Boulware waste no time getting ready for Jackson

Sep 22, 2016; Atlanta, GA, USA; Clemson Tigers linebacker Ben Boulware (10) tackles Georgia Tech Yellow Jackets running back Dedrick Mills (26) in the fourth quarter at Bobby Dodd Stadium. Clemson defeated Georgia Tech 26-7. Mandatory Credit: Brett Davis-USA TODAY Sports

It did not take Ben Boulware long to shift his attention to Louisville quarterback Lamar Jackson, who No. 3 Clemson will face this Saturday night in Death Valley.

The Clemson linebacker started watching tape of Jackson and the Cardinals’ win over Florida State on the bus ride back from Atlanta last Thursday night.

Instead of taking the weekend off to relax, Boulware watched Louisville’s games against Charlotte and Syracuse on Saturday as well as the Tigers’ win over the Cardinals last year. On Sunday, he turned on and watched the Marshall game.

It was a good thing Boulware got his extra studying in because right now no one has been able to stop the Cardinals, especially Jackson. The sophomore leads the nation in rushing touchdowns (12) and total touchdowns (25), and is second in total offense with more than 1,800 yards.

Jackson also ranks eighth in the country in rushing yards (131.5) and 12th in passing yards (332.5).

“He is a freak athlete and he can fly,” Boulware said.

And because of Jackson, Louisville’s offense is as freaky and as difficult to stop. The Cardinals are averaging 63.5 points a game to lead the country. They are first in the nation in plays of 20 yards or more with 41. They also lead the country in total offense (682.0), third in rushing offense (318.2) and 10th in passing offense (363.8).

“They do a bunch of funky formations to try and mess with your eyes,” Boulware said.

Louisville head coach Bobby Petrino also likes to get Jackson involved in the running game as much as he can.

“You have to have an extra hat to the ball now to defend him,” Boulware said. “Usually, the quarterback hands the ball off and he just sits there. Now that he is running the ball, they use the running back as another blocker so we have to have an extra hat. Defenses have had a difficult time adapting to that. I know Coach V will cook something up for us.”

Clemson defensive coordinator Brent Venables is known for taking away what the opponent likes to do most. With No. 4 Louisville, it wants to run the football with Jackson and running back Brandon Ratcliff, who is averaging 106.8 yards per game.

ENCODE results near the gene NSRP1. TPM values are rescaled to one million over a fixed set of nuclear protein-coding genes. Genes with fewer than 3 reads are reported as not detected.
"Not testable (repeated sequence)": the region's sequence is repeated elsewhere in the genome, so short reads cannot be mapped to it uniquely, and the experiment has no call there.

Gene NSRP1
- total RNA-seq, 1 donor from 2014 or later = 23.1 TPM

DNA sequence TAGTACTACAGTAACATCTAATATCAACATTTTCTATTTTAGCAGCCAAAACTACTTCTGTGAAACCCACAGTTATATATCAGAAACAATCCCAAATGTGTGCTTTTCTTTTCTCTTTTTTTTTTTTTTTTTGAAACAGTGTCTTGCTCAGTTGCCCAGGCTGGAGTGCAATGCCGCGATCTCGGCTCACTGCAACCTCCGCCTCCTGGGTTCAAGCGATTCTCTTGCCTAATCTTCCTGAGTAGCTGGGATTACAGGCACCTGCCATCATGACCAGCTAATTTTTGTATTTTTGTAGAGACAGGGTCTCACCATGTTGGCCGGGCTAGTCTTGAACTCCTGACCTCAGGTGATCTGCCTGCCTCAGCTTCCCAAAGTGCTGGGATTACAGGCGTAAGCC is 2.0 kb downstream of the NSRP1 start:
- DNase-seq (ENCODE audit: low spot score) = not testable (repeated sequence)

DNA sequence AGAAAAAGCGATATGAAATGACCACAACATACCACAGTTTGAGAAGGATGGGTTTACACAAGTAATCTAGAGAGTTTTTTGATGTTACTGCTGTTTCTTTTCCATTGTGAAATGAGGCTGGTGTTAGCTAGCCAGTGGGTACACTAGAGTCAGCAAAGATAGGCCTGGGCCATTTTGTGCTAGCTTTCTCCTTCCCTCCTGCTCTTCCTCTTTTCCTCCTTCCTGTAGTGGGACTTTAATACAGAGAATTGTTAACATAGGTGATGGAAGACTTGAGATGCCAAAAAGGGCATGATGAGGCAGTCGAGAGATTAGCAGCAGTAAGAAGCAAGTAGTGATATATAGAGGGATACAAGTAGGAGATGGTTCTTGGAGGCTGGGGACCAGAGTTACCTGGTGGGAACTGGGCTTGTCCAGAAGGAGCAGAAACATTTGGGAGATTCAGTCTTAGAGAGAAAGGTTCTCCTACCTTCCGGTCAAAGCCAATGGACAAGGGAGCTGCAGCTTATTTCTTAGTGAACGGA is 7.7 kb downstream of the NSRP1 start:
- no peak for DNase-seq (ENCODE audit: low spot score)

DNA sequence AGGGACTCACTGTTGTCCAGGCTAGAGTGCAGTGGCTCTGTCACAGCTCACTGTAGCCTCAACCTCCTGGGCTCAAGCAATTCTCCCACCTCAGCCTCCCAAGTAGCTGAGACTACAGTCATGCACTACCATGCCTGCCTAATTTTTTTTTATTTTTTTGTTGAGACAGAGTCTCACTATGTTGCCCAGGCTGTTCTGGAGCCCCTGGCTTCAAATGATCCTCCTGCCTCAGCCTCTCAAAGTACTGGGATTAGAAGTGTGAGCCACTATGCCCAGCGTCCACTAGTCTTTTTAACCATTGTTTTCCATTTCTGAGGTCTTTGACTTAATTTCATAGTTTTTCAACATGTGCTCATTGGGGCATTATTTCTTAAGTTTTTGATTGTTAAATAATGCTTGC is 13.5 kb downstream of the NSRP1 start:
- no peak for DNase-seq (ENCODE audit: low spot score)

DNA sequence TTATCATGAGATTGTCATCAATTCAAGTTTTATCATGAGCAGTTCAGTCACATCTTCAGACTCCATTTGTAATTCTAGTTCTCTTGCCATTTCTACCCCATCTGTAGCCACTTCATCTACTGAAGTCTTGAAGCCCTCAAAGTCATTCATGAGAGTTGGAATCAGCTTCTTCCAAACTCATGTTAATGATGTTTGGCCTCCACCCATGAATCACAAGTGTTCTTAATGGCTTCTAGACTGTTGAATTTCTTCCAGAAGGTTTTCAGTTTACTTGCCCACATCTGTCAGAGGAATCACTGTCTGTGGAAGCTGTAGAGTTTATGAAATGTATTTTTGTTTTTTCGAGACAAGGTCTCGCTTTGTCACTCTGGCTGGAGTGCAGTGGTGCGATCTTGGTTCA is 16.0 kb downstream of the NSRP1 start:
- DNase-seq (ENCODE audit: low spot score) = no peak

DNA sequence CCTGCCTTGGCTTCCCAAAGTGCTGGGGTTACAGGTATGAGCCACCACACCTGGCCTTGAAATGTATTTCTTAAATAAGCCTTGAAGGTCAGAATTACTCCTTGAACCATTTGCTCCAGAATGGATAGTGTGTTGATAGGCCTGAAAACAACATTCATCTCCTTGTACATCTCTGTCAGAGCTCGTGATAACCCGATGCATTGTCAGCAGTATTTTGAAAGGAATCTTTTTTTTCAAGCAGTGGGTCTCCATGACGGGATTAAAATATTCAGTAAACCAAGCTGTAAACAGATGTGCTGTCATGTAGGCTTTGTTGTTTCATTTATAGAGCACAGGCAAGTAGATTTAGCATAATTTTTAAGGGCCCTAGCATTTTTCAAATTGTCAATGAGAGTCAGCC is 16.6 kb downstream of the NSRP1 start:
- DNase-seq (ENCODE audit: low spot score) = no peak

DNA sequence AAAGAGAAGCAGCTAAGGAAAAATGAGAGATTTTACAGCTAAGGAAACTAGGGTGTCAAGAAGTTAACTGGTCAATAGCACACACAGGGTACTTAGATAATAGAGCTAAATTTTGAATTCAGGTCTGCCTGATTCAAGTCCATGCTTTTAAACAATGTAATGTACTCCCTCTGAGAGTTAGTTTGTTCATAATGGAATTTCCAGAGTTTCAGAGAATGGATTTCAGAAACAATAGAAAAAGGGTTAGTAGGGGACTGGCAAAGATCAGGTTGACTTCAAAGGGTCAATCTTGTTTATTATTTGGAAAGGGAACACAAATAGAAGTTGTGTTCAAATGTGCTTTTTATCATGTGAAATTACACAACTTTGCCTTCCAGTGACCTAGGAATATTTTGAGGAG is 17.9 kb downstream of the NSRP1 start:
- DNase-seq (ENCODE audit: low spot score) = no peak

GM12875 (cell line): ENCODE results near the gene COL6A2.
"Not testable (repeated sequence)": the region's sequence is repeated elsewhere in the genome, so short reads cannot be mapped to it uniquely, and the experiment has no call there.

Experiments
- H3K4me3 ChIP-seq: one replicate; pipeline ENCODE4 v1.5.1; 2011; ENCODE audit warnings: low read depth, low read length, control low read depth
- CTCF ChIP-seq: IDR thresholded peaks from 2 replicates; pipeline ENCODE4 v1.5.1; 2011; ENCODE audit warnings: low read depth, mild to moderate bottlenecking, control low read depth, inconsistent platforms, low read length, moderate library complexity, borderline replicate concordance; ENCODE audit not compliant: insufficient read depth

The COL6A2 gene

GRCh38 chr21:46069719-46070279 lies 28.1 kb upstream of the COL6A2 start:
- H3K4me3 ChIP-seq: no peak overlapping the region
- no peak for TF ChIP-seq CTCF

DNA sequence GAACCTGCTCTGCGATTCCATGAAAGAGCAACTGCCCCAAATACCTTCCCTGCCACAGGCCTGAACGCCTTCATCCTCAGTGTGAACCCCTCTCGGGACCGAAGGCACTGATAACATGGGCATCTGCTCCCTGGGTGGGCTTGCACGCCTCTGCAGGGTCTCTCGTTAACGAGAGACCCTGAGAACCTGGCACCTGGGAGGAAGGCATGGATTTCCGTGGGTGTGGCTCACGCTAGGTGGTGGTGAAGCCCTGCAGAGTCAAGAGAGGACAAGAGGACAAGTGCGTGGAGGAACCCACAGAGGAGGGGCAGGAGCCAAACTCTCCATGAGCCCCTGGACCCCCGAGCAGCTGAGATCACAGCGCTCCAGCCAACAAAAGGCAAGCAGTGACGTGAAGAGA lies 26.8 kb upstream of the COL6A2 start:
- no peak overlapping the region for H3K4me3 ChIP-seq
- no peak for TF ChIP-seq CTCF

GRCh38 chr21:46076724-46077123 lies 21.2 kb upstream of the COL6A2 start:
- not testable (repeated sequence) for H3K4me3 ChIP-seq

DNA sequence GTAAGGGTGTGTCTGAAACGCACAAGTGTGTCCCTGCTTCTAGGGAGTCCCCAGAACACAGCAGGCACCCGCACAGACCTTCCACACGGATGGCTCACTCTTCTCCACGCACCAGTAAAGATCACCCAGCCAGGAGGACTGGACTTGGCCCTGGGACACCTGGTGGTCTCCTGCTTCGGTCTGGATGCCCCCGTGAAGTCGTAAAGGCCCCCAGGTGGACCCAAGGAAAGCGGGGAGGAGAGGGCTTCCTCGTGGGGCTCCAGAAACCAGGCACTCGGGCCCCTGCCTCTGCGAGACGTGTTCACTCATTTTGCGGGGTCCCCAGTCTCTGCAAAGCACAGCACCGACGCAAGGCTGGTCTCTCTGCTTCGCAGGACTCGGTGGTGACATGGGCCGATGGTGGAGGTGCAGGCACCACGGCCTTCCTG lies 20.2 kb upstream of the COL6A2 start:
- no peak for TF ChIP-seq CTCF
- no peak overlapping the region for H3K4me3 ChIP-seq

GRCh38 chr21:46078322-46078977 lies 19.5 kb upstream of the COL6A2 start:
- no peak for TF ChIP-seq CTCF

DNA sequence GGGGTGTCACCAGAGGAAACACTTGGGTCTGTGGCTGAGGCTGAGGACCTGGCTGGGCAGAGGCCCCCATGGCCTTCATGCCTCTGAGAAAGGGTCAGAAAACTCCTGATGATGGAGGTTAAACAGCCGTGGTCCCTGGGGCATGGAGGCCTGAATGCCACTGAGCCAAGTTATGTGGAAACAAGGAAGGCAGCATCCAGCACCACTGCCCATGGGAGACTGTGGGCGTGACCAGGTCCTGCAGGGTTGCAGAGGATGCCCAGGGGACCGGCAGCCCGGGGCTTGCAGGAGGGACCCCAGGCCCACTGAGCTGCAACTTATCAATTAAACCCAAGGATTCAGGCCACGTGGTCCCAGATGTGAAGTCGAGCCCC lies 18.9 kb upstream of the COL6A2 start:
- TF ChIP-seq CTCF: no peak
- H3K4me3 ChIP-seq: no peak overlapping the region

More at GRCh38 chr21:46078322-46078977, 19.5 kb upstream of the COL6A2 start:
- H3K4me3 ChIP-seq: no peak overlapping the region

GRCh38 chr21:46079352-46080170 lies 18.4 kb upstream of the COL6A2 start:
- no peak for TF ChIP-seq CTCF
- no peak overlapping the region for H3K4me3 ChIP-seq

“He has played well on film. Everyone is always talking about Lamar Jackson, but they have some playmakers with their tight ends, and their receivers. I think James Quick is one of their receivers. They have a lot of playmakers to help (Jackson) out. They have a great supporting cast for him,” Boulware said.

Last week, the Tigers limited Georgia Tech to 124 total yards of offense as they shut down the Yellow Jackets’ triple-option attack. However, because of Jackson’s ability to improvise, it will not be as simple for the Clemson defense this week.

“It is difficult because you have one mindset of a certain offense and it is completely opposite (this week), but we are up for the task.” Boulware said.

Boulware did pick up a couple of things from watching game tape this past weekend, especially in the Marshall game where the Thundering Herd did the best job of anyone in making Jackson stay in the pocket and deliver the football.

He rushed for a season-low 62 yards on 12 carries and was sacked a couple of times.

“Their D-line played pretty good. They had a couple of sacks in that game and they just kind of closed the pocket on him with blitzes and won some one-on-one matchups with their defensive ends and defensive tackles against their offensive line.

“I think their D-line played really well in that game.”

However, Jackson sill threw for a career-high 417 yards and five touchdowns while completing 24 of 44 passes in the 59-28 victory.

“They are a talented team. That’s why they are ranked number three in the nation,” Boulware said.

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